Nyad has just published a memoir called Find a Way, but the book was barely mentioned in the two women’s rollicking hour on stage. Decked out in a trim gray jacket, cropped plaid pants and what looked like plaid Keds on her feet, Nyad described the formative moments in her childhood that led to her adult swimming exploits—her dad told her she was, literally, a naiad, after all. She offered enthusiastic thanks to the team of 44 people who made her 53-hour Caribbean swim possible, including the divers who took turns swimming BENEATH her as shark lookouts. She also disclosed that she kept herself sane in the water with a lot of baby-boomer music, including “The Needle and the Damage Done,” as unlikely as that sounds. “Neil Young was always there for me,” she said. “That falsetto.”
Whatever kind of robot you might expect such a self-punishing athlete to be, Nyad was anything but, and Strayed graciously confined herself to a few wry interjections as Nyad described a humiliating experience touring with her 1980s workout book. The book came out the same day as Jane Fonda’s workout book, which became a global best-seller, a veritable icon of the 1980s. Nyad found herself on tour at the same time as the leotard-clad Fonda (here Nyad endearingly mimed Fonda’s famous legs-in-the-air pose), following or preceding her at all the morning shows for six weeks. Due to a horribly timed neck spasm, Nyad made most of those appearances in a neck brace. Is it any wonder we all gave her a standing ovation?
I remained in my upper balcony pew for the last “big” event of the day, author John Irving. It was now 5 pm and while the church was full, for the first time all day there appeared to be room for everyone who wanted to be there. Dave Miller of Oregon Public Broadcasting’s “Think Out Loud” was his interviewer, and this hour was taped to air later on OPB radio.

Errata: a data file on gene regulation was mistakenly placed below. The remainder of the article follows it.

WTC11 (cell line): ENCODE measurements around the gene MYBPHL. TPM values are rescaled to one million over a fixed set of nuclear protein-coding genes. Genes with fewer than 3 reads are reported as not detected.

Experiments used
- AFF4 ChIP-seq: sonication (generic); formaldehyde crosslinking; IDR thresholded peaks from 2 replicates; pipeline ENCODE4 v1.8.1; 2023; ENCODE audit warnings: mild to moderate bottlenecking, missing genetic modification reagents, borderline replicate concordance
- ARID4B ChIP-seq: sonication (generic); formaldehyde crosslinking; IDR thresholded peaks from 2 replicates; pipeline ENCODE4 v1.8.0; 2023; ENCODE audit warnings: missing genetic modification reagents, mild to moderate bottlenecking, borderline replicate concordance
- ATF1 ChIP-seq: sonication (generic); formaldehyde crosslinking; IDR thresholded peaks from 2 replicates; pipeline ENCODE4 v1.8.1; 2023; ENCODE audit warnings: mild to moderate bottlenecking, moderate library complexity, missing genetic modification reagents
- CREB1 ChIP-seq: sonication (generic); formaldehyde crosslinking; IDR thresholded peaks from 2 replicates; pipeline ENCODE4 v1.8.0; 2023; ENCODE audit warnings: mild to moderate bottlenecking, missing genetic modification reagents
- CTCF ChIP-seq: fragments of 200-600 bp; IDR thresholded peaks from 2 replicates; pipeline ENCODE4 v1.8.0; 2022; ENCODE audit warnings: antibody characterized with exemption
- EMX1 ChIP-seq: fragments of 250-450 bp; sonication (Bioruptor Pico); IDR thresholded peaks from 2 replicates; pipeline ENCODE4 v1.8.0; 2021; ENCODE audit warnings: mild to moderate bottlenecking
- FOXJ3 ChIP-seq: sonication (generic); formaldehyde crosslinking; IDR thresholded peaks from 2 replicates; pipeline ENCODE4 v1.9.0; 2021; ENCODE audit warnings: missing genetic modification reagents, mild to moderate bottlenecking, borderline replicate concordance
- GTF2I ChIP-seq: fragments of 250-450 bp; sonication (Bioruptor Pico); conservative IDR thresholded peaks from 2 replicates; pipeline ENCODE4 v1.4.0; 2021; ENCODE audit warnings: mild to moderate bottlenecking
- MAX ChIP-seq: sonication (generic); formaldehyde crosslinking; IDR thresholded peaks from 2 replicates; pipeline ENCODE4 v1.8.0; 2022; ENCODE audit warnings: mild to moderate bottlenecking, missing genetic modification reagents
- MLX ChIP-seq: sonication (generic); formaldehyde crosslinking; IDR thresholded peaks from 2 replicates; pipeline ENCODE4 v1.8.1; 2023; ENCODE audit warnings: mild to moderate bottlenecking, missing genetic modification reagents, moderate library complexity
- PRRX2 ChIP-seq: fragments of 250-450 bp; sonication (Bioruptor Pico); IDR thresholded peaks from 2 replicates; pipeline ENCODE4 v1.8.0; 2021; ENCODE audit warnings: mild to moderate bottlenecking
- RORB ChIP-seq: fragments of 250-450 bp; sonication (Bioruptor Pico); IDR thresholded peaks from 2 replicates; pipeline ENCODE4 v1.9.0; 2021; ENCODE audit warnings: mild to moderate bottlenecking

Irving, best known for The World According to Garp and A Prayer for Owen Meany, is touring with his 14th novel, Avenue of Mysteries, the story of a Mexican brother and sister who grow up working in a garbage dump and then a traveling circus. I gather from reviews that it’s as raucous and bumptious as any previous John Irving tale, but the man himself appeared serene and self-contained. He used pregnant pauses to great effect, and I wasn’t surprised to learn that he did a lot of stage acting in his youth. “I always wanted to be Mercutio in Romeo and Juliet, and they always made me Tybalt, who was such a nasty little shit,” he noted. “They cast me as Richard the Third for the same reason.”
As a novelist, a screenwriter, and an erstwhile English professor, Irving not only knows his craft, he knows how to make it intelligible to others. Some of his comments echoed those of Barry Lopez earlier in the day. Lopez said that when he wrote about having been sexually abused, the biggest challenge was one of tone: “finding the right distance—neither too close nor too far.” Irving is equally alert to tone. He recalled an acting teacher who told him, “You’d better know what your voice sounds like when you say the last things you’re going to say.” For that final voice to have any effect, Irving went on, it has to start in a different place. “Richard the Third starts out whining about the ‘winter of our discontent,'” he noted. “In the end, he’ll be pleading, he’ll be begging….These novels I write—they’re disaster stories. I have to know the architecture, the part I’ll keep putting off.”
Fortunately I don’t feel any obligation to employ a novelist’s craft, so here I end my safely chronological approach to the mega-event that was Wordstock 2015. I took it “bird by bird,” as Annie Lamott would put it. Lines, rain and all—I loved it.